Bethune was one of only a few Church of Scotland ministers who served in Upper Canada before the War of 1812. Still, he was not totally isolated from other clergymen, both of his own and of other denominations. He and his family frequently returned to Montreal for extended visits when a christening or church business was pending, and on these occasions he came into contact with fellow clergymen, including John Young*, his successor as Presbyterian minister in Montreal. With the Roman Catholic priest in Glengarry County, the Reverend Alexander McDonell*, he lived in peace, but he was careful to warn his flock that, although they should remain friendly with their Catholic neighbours, they should “flee from their principles, as from the face of a serpent.” He was also on intimate terms with John Strachan*, the Anglican clergyman. When Strachan taught school at Cornwall during the years 1803 to 1812, Bethune entrusted him with the care of his sons, and later he even allowed two of them, John* and Alexander Neil*, to take Church of England orders since he could not afford to send them to Scotland for their education.
Little else is known about Bethune. He seems to have taught school in Cornwall from 1812 to 1814; he may have been present as a chaplain at the attack, led by George Richard John Macdonell*, on Ogdensburg, N.Y., in February 1813; and in June 1815 he was appointed road commissioner for the Eastern District. A few days before his death in 1815, he delivered an address to his Williamstown congregation in which he drew attention to his “precarious health” and stressed the need for an assistant minister. Noting that “there is as great an apathy respecting this essential measure, as if it were certain that I should outlive the whole Congregation,” he warned his parishioners that if he died before an assistant could be provided, they would soon fall victim to the “snares” of the Roman Catholic Church, an “arrogant communion” whose members believed themselves to be “the exclusive favorites of heaven.” He also stated that there were “private gentlemen” in Lower Canada who would “gladly give you every assistance in their power” in the search for a Highland minister, but that “without timely and vigorous exertion on your own part, the matter will languish away in useless talk; a fault very common in all your public transactions.”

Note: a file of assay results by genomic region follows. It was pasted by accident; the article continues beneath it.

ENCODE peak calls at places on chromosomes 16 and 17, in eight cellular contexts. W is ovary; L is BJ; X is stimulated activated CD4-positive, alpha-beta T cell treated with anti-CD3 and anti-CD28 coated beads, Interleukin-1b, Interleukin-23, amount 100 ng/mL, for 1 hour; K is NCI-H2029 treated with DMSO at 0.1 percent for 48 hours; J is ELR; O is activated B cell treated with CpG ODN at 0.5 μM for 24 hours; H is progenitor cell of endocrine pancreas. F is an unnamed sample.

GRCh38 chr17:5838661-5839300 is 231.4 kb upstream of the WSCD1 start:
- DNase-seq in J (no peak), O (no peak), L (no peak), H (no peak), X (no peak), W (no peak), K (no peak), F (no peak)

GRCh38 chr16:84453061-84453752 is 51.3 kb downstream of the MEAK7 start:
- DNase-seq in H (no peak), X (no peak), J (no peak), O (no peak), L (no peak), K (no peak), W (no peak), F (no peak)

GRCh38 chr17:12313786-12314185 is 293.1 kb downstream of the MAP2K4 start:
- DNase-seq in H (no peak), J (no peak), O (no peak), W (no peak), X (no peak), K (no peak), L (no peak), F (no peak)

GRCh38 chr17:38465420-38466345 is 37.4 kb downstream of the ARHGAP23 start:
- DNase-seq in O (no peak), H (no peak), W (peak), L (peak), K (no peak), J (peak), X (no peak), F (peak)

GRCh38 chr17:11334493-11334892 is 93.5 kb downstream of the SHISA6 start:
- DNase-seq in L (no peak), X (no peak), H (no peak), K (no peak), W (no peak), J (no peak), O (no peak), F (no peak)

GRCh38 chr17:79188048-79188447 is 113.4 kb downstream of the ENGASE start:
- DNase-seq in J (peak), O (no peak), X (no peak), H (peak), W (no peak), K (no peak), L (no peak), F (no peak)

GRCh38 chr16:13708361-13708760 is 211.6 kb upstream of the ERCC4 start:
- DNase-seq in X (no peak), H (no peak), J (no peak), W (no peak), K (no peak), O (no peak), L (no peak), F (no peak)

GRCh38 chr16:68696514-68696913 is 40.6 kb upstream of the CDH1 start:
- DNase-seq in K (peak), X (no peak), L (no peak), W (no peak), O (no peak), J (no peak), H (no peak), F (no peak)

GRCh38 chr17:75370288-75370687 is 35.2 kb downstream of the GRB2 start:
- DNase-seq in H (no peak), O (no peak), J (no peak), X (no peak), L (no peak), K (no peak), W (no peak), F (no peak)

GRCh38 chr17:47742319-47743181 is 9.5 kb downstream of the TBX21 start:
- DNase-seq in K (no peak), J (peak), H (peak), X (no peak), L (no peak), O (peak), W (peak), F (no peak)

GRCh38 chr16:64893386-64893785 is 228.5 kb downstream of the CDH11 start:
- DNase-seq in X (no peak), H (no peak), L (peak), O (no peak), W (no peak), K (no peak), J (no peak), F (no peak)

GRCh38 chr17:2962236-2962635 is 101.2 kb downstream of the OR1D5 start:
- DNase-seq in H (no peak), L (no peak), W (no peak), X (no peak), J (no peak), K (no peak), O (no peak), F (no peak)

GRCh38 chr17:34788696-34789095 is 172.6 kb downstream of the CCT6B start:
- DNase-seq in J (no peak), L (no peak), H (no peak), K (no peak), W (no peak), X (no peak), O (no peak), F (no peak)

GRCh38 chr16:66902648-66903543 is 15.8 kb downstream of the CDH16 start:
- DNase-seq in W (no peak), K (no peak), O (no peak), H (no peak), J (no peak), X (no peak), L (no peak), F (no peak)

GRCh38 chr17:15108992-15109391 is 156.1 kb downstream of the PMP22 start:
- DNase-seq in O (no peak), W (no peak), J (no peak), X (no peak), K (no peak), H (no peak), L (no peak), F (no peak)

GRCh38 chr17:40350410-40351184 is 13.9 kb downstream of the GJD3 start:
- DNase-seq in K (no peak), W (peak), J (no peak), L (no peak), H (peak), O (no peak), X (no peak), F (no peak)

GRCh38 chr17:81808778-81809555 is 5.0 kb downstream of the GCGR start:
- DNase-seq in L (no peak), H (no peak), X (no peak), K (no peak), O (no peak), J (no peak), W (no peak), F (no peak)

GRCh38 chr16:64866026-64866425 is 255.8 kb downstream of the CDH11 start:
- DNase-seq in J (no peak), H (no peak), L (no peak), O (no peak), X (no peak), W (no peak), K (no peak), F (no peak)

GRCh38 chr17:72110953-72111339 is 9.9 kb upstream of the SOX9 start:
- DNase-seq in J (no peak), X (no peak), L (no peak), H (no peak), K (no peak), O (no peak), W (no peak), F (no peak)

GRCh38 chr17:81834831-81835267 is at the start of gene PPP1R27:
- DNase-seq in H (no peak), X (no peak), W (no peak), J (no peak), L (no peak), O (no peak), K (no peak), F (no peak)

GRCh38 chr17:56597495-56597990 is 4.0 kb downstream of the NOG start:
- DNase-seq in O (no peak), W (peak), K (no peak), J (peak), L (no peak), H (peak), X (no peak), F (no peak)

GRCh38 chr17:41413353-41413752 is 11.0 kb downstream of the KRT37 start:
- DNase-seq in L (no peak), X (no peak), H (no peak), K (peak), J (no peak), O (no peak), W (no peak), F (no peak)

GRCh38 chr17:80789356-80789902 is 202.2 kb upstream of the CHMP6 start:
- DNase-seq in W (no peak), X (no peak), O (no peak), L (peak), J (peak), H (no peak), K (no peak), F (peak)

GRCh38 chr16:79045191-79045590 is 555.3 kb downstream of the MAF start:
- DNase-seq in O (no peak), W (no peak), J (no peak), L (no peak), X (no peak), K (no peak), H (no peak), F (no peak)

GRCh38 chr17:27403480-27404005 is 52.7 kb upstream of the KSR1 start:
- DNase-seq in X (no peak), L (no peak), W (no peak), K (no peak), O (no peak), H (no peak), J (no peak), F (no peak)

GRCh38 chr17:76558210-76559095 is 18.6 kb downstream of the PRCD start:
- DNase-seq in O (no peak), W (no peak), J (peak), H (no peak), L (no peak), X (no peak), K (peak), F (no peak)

Bethune is the most honoured and respected of Canada’s pioneer Church of Scotland ministers, and his children were a credit to him. John and Alexander Neil rose high in the Church of England’s hierarchy, the former becoming dean of Montreal, the latter bishop of Toronto. Of his other sons, James Gray* became a banker, Angus* was made a chief factor of the Hudson’s Bay Company, and Donald* founded a prominent shipping firm. A daughter, Cecilia, married John Kirby*, the Kingston merchant and legislative councillor. The best known of his descendants is Norman Bethune*, one of the heroes of the Chinese revolution.
John Bethune’s address, To the members of the Presbyterian congregation at Williamstown, and of the other Presbyterian congregations connected with them in Glengary, was printed in Montreal in 1815. A copy is available at the AO in Church records coll., MU 545, no.34 (Martintown, St Andrew’s Presbyterian).